Midway through the first quarter, already with a quick lead on the road, North Texas sophomore punt returner Keegan Brewer fielded a punt and stood on his own 10 yard line. No, really, he just stood there and waited for Arkansas players to get around him. What happened next is as awesome as it was confusing for the host Razorbacks that Saturday.
Instead of tackling the 5-foot-11 return man, who was standing with just one blocker within 10 yards, the Razorbacks started to jog off the field because they thought it was a fair catch. However, the whistle never blew and Brewer housed the punt return for a 90-yard touchdown on ESPN’s SEC Network.
North Texas’ Fake Fair Catch Punt Return
In a NCAA college football and NFL world filled with trick plays, this one to give the North Texas Mean Green a 14-0 lead over the SEC’s Arkansas Razorbacks at Donald W. Reynolds Razorback Stadium was absolutely brilliant.
There were four Razorbacks within five yards of Brewer. There was another standing a few yards away, too. Any of them could have made a play. And when they all started heading toward their sideline, Brewer took off and had the rest of the special teams unit ready to block for him.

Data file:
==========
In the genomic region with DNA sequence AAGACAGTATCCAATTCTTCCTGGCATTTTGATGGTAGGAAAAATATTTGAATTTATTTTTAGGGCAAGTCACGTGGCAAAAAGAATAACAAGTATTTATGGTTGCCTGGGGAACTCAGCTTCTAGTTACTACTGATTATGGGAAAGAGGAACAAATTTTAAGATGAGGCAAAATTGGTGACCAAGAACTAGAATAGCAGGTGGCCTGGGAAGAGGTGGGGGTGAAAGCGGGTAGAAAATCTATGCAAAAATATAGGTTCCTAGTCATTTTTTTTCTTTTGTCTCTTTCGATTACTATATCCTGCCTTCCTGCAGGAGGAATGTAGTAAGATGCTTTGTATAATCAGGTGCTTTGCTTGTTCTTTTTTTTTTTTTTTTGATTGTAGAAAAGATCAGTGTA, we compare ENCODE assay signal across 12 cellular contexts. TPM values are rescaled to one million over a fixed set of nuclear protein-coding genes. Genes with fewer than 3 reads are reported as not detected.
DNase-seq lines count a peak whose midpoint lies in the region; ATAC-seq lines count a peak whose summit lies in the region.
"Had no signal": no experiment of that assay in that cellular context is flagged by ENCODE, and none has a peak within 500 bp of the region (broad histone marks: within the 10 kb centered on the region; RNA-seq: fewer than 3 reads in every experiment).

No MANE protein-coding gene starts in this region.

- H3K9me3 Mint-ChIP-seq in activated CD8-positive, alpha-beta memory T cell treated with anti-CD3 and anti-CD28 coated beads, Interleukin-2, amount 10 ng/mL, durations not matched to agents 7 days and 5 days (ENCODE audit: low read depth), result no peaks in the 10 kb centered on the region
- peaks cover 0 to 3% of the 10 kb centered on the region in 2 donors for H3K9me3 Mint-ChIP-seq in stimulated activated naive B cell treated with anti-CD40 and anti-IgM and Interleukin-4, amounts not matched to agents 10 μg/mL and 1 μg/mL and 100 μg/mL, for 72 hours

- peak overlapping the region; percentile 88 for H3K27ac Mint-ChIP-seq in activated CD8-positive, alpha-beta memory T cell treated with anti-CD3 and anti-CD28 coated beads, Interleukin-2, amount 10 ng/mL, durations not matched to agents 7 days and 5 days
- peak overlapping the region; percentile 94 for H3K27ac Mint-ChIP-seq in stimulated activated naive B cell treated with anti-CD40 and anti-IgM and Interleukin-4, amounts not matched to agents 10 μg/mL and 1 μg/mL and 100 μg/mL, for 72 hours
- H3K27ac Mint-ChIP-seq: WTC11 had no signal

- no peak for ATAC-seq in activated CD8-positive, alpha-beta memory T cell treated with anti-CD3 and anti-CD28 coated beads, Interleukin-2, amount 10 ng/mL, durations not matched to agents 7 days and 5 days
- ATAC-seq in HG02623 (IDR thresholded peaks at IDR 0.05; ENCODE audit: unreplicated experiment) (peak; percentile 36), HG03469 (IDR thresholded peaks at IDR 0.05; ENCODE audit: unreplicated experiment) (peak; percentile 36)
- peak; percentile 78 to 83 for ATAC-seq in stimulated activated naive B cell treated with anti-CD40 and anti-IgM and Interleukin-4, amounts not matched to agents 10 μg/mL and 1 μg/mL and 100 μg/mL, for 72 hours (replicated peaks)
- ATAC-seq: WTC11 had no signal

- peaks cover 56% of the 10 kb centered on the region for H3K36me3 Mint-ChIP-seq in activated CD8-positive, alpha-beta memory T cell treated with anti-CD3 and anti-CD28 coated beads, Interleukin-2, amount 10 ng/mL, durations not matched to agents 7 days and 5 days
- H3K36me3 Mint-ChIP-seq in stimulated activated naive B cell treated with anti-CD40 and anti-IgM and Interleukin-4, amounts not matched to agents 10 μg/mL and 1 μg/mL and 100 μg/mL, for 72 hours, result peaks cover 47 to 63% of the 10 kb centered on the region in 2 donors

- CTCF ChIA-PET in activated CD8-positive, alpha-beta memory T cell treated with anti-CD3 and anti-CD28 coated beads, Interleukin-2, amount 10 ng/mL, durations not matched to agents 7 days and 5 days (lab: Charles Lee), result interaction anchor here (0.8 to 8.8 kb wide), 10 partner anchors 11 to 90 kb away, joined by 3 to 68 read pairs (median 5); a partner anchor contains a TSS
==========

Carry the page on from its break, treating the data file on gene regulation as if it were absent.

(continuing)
“One of them actually asked me why [the referees] didn’t blow the whistle,” Brewer, a Corinth, Texas native, said. “I didn’t say anything. As soon as he passed me, I knew it was go time.”
It’s understandable why the first half trickery worked. Everyone inside the stadium who wasn’t on the North Texas sideline thought it was a fair catch. Brewer didn’t signal for a fair catch, though, and the result is one of the greatest highlights of the week and perhaps the play of the year.
The best part? North Texas dismantled Arkansas, 44-17, after beating SMU and Incarnate Word to start the season. There is no doubt the fake fair catch punt return helped head coach Seth Littrell’s Mean Green steal the momentum for the remainder of the game, too.
Could you imagine if a team like LSU, Georgia, Clemson, Oregon or even the New England Patriots pulled off something like this, too?
This post was originally published on September 17, 2018.